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Somewhere around 50 million years ago, just before India struck Asia, it pushed the seafloor up, forming a warm shallow sea called Tethys that teemed with plankton life and lured some early wolf-like creatures back to the aquatic life. This is the apparent origin of the sea mammals we call cetaceans, which include whales and dolphins. First the wolf-like creature reverted to a sort of hairy crocodile amphibian stage, then they took seriously to the seas, giving up fur and feet for smooth skins and flippers. Pinnipeds -- `fin-feet' -- also became aquatic mammals, such as sea lions and walruses.
However, why couldn't an ape like creature de-evolve into a puffer fish
Originally posted by melatonin
Depends how you define complexity. How do we measure it?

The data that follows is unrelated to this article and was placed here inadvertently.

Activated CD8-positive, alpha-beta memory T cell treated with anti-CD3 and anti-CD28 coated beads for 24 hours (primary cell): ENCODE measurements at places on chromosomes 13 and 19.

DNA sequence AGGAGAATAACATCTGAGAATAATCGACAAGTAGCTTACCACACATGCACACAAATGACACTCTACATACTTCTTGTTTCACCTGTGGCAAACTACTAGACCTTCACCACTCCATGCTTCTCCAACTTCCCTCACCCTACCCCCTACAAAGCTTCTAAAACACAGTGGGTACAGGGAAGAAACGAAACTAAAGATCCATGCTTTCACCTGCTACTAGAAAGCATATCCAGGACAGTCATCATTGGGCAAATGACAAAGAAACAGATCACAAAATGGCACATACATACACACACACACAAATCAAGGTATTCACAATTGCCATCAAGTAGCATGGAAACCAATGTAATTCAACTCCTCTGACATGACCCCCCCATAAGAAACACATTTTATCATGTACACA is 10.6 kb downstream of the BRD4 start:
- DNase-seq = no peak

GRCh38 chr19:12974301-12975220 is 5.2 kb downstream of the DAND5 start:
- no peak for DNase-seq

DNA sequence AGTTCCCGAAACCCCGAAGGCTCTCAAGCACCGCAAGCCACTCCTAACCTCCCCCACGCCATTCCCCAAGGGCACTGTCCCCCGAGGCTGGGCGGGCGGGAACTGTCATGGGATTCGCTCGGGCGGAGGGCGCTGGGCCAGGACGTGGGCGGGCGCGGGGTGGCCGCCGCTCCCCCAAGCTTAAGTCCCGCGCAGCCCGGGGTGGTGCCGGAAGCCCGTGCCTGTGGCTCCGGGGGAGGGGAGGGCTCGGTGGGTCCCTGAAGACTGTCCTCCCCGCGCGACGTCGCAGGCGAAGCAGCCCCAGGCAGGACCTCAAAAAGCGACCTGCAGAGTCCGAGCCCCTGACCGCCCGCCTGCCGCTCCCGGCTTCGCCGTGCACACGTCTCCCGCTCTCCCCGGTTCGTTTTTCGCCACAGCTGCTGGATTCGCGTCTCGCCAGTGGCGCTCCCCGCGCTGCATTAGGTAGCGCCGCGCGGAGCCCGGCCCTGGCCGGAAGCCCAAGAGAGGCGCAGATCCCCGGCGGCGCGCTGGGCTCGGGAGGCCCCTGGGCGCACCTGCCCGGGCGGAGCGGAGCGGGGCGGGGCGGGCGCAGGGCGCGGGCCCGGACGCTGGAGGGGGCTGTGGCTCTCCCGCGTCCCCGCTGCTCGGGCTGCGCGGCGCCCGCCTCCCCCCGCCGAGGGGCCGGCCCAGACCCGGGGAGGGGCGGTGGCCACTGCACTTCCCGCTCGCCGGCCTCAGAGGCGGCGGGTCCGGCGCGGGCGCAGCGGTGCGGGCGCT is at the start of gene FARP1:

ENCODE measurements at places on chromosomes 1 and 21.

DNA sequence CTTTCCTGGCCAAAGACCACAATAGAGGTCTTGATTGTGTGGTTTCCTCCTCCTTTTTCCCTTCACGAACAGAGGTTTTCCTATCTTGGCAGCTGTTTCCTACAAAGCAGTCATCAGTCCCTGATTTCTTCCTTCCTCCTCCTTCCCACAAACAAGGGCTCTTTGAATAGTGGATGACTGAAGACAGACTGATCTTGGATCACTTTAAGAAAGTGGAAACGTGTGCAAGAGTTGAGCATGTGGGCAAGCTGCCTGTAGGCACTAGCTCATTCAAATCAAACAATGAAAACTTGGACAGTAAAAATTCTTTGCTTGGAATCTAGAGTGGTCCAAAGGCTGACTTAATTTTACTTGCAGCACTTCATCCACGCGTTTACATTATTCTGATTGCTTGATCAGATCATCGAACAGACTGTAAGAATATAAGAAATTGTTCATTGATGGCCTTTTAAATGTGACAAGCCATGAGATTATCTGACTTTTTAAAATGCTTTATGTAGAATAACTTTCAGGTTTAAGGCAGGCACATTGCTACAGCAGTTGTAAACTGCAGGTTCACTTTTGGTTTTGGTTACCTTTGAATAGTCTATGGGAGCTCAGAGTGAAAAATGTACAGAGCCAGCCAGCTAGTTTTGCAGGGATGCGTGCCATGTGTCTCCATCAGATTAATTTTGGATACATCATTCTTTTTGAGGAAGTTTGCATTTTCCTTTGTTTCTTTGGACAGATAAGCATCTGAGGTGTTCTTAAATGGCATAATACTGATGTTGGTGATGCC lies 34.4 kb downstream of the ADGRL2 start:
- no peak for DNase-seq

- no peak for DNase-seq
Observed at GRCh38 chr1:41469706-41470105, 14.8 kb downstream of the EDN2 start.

Is a dolphin less complex than its closest ancestor? Is a snake less complex than a lizard? Is an ape less complex than a monkey? Is a blind shrimp less complex than a sighted shrimp? Is a human less complex than lower mammal?
In each case we could view some degree of complexity ---> simplicity (e.g., limb to fin; tail to no-tail; legs to legless; sight to blind; cellulose-digesting caecum to human appendix).
Originally posted by madnessinmysoul
reply to post by ben91069
the entropy argument has been refuted and refuted and refuted...
alright, entropy within the universe as a whole works... but on the scale of our teeny tiny terrestrial system... evolution makes sense.